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We are still intending to go ahead with the British Showjumping Winter Classic, 17th-19th December.

Burghley Young Event Horse

Each year, the Burghley Young Event Horse qualifiers provide a showcase of young equine talent at Hartpury.

Celebrating young equine talent

Each year, the Burghley Young Event Horse qualifying competition marks the start of the eventing action at Hartpury. Open to four and five-year-olds, the Series aims to encourage breeders and trainers to produce and present the type of horse which will be considered the very best starting point from which to train a world-class eventer.

Experienced judges are recruited from across the country in pursuit of an athletic, loose moving horse with a promising attitude and jumping technique. Successful horses going on to contest the final at Burghley in the autumn. The winner has achieved the highest overall marks from the following four sections.

Each horse starts by performing a simple dressage test to show their paces and demonstrate obedience, suppleness and three correct, elastic and regular gaits. Unlike regular dressage competitions, marks are NOT awarded for individual movements. Instead, an overall mark is given out of 35. The idea is to find horses with three correct, scopey and regular gaits, whilst considering the attributes for potential longevity and performance as a world class event horse.

The jumping phase follows immediately after the dressage. Four-year-old horses jump a course of up to 90cm while five-year-olds jump a course of up to 1.05m. The judges are looking for a bold athletic horse that shows a good basic technique.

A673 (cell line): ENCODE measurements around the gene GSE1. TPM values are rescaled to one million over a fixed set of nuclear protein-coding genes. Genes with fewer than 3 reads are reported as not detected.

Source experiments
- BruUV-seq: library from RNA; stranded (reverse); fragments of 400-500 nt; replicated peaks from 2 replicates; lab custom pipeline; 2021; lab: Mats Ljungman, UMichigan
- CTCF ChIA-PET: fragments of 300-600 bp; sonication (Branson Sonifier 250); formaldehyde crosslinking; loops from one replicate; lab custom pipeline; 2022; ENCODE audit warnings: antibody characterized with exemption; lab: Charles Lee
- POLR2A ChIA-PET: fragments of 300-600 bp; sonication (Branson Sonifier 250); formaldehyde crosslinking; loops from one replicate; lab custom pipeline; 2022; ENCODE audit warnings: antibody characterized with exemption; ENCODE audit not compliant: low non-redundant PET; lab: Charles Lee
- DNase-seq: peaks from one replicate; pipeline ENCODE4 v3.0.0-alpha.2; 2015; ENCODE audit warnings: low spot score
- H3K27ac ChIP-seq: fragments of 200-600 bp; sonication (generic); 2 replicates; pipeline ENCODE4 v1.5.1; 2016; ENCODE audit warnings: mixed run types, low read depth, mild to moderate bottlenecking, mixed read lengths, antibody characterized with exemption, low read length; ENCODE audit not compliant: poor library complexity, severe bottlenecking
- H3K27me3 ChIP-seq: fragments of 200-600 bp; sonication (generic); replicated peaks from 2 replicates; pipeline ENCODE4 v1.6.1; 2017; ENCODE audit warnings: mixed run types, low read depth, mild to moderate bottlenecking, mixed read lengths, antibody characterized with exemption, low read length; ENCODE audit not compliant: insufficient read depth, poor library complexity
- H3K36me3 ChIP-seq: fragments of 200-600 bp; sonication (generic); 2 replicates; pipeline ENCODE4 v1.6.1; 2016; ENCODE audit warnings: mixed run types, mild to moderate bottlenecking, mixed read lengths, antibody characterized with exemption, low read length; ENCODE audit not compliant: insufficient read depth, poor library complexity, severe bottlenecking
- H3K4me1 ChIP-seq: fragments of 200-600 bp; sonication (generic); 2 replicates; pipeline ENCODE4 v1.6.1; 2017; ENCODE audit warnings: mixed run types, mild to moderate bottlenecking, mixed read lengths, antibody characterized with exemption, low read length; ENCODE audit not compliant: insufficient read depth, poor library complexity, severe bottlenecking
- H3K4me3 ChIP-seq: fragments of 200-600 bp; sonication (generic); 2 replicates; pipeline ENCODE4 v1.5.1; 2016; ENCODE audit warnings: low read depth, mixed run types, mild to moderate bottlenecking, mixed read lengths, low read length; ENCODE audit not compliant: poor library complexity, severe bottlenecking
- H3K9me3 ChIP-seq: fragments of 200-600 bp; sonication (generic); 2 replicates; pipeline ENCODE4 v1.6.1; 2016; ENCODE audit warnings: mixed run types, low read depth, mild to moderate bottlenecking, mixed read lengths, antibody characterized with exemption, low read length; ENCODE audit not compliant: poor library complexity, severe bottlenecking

This competition is all about potential so a horse won’t necessarily be penalised for knocking down one fence for example. A fall of horse or rider or three cumulative refusals will result in elimination. An overall mark is awarded out of 40.

Immediately after the jumping is the Potential to Lengthen Stride Phase. In the lengthening of strides in canter, the judges are looking for qualities in a horse's potential to gallop in the future, with further maturity and development in their training. 

Up to 5 marks can be awarded for this section.

Horses are assessed in hand during this phase. Judges are looking for horses with the attributes to withstand the demands of the sport in terms of soundness,
speed and stamina. Lack of quality and other defects which might indicate limited stamina or speed should be
penalised, even though the horse may be a nice dressage or show jumping prospect. This section is awarded out of 20.